Insurgency & Counter-Insurgency

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Introduction

Insurgency is an organized revolt against a government or foreign occupation force. It is a mass movement arising from the civilian or Indigenous populations as a whole. Although insurgencies involve the organization of combat forces (usually guerrillas), these forces would be quickly isolated & destroyed without support from the population.

Insurgency is the only form of warfare to have defeated two super-powers: the US in Vietnam (1962-73) and the Russians in Afghanistan (1979-89).

Counter-insurgency is a special form of warfare against resistance movements & populations as a whole. It involves all the means used to wage war, including diplomacy, terror, ideology, culture, psychological, economic, political, and military means.

Although we generally think of counter-insurgency as straight up combat, helicopters with special forces troopers, etc., in reality it is a multi-faceted program designed to destroy insurgent movements, in which combat operations are but one aspect. Military action, in fact, may be severely limited due to an inability to locate insurgents and/or the need to not further alienate a domestic population. For these reasons, it is also referred to as low-intensity conflict (in many cases, however, this has involved widespread state terror against domestic populations, more accurately termed counter-insurgency wars).

In a broader social sense, the ruling class sees the domestic population as a hostile & threatening force, which must be constantly watched in case subversive elements within it begin to organize & spread. Permanent counter-insurgency exists because the state understands that, although rebel organizations can be destroyed, the conditions which give rise to such movements cannot, due to the inherent oppression & injustice of the system itself.

For this reason, intelligence agencies are maintained whose purpose is to identify & monitor subversive persons & elements within the domestic population. Current examples include the Canadian Security & Intelligence Service (CSIS), the RCMP’s Integrated National Security Enforcement Team (INSET), the US Federal Bureau of Investigation (FBI), as well as intelligence & national security sections within police & military forces.

The foundation of all counter-insurgency operations is intelligence gained from surveillance & spies. Without this intelligence, state security forces would not know who, what, where, or when to strike. This surveillance not only targets individuals, but functions at a social level as well, identifying patterns & trends in specific social sectors (i.e., ethnic, economic, tribal, geographic, etc.).

Just as insurgency cannot exist without substantial support from the population, counter-insurgency cannot function without extending its repression & surveillance throughout the society. In both cases, it is the people who can be seen as the final determining factor between liberation & oppression. Liberation based on, as George Jackson termed it, “the greater potential violence of the masses,” versus that of the state. If successful, the state maintains its system of oppression and yet can never claim a final victory, as the process of repression & resistance again renews itself with each new generation.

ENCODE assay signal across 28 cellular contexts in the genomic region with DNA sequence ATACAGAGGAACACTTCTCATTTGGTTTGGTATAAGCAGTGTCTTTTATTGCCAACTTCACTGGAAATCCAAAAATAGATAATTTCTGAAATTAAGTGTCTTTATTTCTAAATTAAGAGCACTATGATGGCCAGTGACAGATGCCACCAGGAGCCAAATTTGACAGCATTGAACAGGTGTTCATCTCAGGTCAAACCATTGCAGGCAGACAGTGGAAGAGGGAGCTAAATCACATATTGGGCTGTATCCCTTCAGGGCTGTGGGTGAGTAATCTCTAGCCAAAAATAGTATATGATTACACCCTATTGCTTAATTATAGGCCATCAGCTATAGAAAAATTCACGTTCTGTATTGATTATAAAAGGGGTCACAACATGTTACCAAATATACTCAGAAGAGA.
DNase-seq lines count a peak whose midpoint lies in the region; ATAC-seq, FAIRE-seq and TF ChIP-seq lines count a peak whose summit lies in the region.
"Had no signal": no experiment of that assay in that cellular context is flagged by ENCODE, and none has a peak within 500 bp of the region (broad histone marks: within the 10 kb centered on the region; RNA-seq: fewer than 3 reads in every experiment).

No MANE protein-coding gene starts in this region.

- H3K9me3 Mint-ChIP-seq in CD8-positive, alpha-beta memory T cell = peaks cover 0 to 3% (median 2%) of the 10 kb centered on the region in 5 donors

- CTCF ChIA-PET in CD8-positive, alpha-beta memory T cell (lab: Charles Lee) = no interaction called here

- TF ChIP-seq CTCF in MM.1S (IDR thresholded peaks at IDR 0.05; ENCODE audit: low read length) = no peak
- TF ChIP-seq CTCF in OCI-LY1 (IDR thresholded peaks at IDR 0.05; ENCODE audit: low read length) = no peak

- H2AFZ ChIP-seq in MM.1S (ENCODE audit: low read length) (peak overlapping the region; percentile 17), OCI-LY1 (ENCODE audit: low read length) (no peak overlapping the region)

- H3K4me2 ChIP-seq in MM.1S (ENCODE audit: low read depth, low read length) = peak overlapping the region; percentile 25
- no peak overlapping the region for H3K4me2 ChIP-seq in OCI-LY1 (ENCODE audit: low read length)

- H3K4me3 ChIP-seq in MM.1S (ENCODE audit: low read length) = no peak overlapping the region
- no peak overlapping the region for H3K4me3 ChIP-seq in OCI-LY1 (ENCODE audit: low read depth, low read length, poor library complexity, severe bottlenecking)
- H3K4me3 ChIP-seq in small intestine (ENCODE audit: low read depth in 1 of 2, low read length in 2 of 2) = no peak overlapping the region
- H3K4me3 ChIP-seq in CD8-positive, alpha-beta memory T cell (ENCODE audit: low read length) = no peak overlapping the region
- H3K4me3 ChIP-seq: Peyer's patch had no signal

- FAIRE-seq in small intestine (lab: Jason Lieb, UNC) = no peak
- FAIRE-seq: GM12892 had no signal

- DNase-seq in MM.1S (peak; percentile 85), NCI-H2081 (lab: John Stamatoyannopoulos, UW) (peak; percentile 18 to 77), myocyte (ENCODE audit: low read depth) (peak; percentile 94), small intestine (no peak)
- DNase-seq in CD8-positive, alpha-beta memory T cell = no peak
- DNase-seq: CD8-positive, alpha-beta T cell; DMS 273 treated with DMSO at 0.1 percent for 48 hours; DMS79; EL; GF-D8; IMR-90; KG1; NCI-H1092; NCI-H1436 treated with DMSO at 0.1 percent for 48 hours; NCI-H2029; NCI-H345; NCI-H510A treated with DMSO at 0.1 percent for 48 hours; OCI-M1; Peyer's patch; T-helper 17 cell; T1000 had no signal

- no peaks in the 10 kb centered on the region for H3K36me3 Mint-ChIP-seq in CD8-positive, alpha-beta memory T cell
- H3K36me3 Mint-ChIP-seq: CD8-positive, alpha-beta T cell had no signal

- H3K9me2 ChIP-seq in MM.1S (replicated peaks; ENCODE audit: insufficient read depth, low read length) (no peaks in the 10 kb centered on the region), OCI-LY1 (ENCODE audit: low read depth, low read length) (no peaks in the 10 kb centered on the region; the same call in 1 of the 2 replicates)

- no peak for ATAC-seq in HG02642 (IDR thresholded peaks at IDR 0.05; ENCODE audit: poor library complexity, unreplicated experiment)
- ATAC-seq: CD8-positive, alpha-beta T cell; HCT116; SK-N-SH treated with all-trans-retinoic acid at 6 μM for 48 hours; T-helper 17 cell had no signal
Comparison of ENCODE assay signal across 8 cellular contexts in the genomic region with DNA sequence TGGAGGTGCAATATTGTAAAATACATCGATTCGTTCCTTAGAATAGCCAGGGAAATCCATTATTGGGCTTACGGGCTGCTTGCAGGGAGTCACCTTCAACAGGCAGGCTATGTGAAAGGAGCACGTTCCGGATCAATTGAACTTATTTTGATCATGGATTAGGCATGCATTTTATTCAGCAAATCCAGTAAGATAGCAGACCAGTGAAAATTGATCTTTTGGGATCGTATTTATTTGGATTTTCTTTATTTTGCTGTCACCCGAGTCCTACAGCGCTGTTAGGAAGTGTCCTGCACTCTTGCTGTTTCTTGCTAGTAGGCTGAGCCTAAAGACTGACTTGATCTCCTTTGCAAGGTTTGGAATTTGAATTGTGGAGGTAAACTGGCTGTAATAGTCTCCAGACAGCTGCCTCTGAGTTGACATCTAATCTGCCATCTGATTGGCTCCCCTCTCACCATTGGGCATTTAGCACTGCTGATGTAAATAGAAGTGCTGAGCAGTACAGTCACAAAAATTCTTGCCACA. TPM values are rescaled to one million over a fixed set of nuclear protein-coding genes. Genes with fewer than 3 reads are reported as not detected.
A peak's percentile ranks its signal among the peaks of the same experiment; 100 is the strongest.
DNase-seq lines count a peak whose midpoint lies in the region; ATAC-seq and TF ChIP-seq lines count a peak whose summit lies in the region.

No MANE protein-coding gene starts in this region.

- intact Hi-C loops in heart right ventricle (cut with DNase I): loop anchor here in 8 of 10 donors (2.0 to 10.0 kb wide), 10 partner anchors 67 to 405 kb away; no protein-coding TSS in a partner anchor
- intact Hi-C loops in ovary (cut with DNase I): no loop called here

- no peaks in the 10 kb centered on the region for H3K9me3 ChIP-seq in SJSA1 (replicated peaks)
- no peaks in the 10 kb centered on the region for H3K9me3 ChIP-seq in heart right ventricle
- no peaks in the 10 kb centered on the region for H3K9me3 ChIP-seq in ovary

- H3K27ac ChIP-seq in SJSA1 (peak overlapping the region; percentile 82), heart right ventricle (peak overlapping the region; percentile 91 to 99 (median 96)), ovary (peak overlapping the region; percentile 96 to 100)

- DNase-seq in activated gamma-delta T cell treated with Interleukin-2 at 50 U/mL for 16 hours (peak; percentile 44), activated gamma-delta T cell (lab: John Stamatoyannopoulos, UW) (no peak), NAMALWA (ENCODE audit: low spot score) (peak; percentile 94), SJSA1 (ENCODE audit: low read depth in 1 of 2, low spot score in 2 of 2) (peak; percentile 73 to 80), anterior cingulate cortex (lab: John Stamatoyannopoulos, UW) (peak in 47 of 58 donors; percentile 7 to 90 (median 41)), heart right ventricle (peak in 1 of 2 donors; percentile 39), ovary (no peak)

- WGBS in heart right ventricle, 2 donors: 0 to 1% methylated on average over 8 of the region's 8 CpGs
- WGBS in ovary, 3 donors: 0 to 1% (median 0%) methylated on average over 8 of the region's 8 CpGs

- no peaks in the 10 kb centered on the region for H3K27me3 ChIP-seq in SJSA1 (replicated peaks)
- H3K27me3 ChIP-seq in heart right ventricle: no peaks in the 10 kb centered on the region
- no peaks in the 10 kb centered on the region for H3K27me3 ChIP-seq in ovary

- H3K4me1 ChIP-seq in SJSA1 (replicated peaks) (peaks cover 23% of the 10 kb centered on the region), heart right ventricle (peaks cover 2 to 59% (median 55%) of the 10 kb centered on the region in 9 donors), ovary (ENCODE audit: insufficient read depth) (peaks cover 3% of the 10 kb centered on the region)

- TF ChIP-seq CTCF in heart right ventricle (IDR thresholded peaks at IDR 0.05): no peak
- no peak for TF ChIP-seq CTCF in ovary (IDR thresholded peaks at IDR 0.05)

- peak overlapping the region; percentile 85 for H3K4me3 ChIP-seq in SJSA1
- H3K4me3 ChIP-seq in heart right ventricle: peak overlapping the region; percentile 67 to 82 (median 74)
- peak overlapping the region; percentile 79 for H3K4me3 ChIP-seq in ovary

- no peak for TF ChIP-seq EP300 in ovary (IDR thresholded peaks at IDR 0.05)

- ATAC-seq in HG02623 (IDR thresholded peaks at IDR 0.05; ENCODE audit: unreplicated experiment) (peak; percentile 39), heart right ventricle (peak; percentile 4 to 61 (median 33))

In the context of insurgency, this greater potential violence is not simply military, but includes all measures which decrease the military potential of our enemy (i.e., strikes, boycotts, demonstrations, blockades, occupations, riots, sabotage). Some recent examples include large-scale mobilizations against neo-liberal economic polices in Argentina, Bolivia & Ecuador (primarily Indigenous), in which millions of people took part in blockades, riots, etc., effectively shutting down all highways, airports, cities, commerce, transportation, industry, etc.

Guerrilla Warfare & Insurgency

Guerrilla is a Spanish word meaning “little war.” Guerrilla warfare is used by a smaller, weaker force against a larger, more powerful enemy. Today, it is also referred to as ‘asymmetrical warfare’, although it is an ancient form of warfare. Guerrilla warfare seeks to avoid enemy strengths and to attack critical enemy vulnerabilities, relying on secrecy, surprise, stealth, & speed. Ambushes and raids are common tactics, as well as sabotage of critical infrastructure. Unlike conventional war, in which taking & holding ground is often a key objective in military operations, guerrilla warfare avoids taking & defending territory in the face of superior enemy firepower.

Guerrilla warfare is based primarily on maneuver, with attacks aimed at shattering the enemy’s cohesion and ability to function. A war of attrition, on the other hand, seeks to physically destroy the enemy. Even though our movements in North America are not guerrillas, we can say that they share many characteristics with guerrillas, including conflict with a large, powerful adversary; the necessity of avoiding enemy strengths; choosing the time and place of attack; etc. The strategy & tactics of guerrilla warfare are, therefore, that of the insurgent in general. For this reason, the concepts of insurgency, guerrilla, resistance, and counter-insurgency are all based on similar principles. It is these principles we seek to understand. By examining counter-insurgency in relation to guerrilla struggle, we can better understand its application against resistance movements in general.

“Inevitably, guerrilla groups operated in difficult terrain such as mountains, deserts & forests. Within these environments they possessed local knowledge that was often denied their opponents. Often, they enjoyed a degree of popular support from local inhabitants. They were generally more mobile than their opponents and would undertake hit & run raids that enabled them to damage yet also evade their opponent –and thereby prolong the struggle… Guerrilla warfare was generally understood as the natural military recourse of Indigenous groups in opposition to occupation or oppression; either where a conventional army had been defeated or had never existed. It was also clearly a strategy of the weak faced by a stronger military power.”